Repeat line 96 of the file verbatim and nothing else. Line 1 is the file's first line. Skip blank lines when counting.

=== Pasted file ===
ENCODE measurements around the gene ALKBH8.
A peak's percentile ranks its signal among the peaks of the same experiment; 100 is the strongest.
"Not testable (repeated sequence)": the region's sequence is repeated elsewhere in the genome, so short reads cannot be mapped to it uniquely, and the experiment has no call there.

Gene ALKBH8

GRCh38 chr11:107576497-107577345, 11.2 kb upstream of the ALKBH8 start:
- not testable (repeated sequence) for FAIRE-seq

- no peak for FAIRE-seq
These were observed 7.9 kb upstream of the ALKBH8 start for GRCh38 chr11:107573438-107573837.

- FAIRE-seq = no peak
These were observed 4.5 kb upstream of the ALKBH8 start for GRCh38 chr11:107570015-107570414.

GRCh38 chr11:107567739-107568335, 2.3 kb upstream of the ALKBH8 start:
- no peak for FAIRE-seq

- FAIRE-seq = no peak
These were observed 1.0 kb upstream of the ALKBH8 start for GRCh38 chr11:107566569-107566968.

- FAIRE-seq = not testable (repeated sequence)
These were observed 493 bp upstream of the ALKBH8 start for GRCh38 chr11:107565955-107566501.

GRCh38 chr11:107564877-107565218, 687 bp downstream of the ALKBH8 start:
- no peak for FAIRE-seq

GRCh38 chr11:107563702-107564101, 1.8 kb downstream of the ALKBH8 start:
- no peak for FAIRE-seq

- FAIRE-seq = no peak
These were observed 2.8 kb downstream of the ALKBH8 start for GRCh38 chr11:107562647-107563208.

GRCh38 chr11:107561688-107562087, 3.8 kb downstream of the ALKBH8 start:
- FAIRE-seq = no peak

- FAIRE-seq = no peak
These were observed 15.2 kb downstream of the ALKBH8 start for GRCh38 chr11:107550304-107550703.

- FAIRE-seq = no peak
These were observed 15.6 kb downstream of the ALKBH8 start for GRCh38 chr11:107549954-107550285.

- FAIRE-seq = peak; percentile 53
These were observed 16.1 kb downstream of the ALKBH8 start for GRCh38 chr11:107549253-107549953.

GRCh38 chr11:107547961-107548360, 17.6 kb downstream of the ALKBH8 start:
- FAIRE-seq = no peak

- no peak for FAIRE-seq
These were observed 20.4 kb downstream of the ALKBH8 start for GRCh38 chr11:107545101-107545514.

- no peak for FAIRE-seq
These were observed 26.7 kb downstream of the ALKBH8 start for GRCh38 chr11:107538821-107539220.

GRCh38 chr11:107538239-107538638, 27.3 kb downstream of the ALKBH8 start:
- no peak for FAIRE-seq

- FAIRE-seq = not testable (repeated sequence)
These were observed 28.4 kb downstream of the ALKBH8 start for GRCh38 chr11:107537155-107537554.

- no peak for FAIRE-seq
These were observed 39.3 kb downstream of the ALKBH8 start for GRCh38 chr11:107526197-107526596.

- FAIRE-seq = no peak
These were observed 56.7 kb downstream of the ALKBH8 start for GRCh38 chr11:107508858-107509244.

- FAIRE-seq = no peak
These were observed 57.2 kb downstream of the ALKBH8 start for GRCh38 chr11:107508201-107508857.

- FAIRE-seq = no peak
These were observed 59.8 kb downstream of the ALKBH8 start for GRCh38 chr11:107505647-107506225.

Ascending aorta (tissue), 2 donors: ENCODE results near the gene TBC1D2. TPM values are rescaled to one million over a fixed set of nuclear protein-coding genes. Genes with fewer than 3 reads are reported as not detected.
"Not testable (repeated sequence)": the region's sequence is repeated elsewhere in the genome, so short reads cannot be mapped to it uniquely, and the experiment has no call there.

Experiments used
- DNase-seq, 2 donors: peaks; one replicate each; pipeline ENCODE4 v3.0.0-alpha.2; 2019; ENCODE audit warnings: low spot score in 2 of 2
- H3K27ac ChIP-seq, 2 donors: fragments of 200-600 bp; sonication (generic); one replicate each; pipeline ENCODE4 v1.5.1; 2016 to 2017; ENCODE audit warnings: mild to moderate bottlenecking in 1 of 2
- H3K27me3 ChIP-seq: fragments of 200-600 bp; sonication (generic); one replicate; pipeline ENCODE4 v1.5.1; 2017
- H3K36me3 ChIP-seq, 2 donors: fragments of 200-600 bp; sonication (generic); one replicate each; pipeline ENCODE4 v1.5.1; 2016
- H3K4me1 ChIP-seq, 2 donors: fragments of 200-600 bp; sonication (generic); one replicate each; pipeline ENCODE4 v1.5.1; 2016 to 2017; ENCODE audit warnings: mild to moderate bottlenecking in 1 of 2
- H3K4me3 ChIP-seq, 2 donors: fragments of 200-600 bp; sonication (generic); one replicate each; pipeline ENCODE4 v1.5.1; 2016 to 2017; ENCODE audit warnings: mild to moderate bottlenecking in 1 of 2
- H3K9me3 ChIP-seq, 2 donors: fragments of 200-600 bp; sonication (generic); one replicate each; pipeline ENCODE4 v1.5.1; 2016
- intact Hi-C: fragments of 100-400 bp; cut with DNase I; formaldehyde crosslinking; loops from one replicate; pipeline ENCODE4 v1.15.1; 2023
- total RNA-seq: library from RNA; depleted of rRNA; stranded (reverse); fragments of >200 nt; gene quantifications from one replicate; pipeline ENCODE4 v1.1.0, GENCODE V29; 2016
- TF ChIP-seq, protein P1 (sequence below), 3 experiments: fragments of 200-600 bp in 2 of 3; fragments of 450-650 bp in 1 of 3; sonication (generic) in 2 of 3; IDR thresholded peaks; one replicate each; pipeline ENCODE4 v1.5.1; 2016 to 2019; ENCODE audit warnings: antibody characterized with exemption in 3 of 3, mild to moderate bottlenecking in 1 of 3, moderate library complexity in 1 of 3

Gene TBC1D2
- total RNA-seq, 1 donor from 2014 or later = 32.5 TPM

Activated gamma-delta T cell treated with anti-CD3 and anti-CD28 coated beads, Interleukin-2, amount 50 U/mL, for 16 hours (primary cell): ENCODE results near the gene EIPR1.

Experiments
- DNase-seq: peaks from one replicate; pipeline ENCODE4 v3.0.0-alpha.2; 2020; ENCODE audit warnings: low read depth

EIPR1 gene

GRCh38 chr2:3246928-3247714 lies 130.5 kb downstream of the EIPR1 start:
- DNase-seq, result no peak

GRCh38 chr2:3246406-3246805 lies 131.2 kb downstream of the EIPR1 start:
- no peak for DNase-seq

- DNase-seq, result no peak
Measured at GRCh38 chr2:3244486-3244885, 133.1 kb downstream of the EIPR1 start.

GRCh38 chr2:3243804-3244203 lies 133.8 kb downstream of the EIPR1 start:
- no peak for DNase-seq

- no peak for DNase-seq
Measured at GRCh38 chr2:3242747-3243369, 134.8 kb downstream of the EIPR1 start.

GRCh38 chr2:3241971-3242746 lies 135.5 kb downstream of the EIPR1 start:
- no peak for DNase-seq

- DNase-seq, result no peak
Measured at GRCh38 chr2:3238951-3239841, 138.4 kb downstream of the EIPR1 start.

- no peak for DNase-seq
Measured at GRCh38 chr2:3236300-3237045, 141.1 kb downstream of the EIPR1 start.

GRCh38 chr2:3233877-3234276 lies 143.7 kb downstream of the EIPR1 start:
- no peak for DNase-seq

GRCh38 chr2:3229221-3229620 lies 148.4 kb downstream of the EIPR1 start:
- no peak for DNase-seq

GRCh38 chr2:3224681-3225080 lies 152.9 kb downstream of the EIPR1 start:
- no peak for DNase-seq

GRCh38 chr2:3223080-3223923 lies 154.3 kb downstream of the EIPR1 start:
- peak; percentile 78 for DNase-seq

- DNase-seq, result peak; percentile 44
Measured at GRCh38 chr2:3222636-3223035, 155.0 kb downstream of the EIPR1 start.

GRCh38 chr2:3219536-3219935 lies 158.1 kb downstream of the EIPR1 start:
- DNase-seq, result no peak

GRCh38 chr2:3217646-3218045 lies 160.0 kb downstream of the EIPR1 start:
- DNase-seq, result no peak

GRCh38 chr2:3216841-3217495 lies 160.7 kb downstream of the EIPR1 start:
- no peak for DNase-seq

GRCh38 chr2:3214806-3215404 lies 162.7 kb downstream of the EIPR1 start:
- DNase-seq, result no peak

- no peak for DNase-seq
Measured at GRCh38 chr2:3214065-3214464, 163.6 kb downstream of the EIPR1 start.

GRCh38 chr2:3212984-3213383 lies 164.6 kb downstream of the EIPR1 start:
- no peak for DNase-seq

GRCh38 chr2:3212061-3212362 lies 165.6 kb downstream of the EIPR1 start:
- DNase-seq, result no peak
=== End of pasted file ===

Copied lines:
GRCh38 chr2:3217646-3218045 lies 160.0 kb downstream of the EIPR1 start: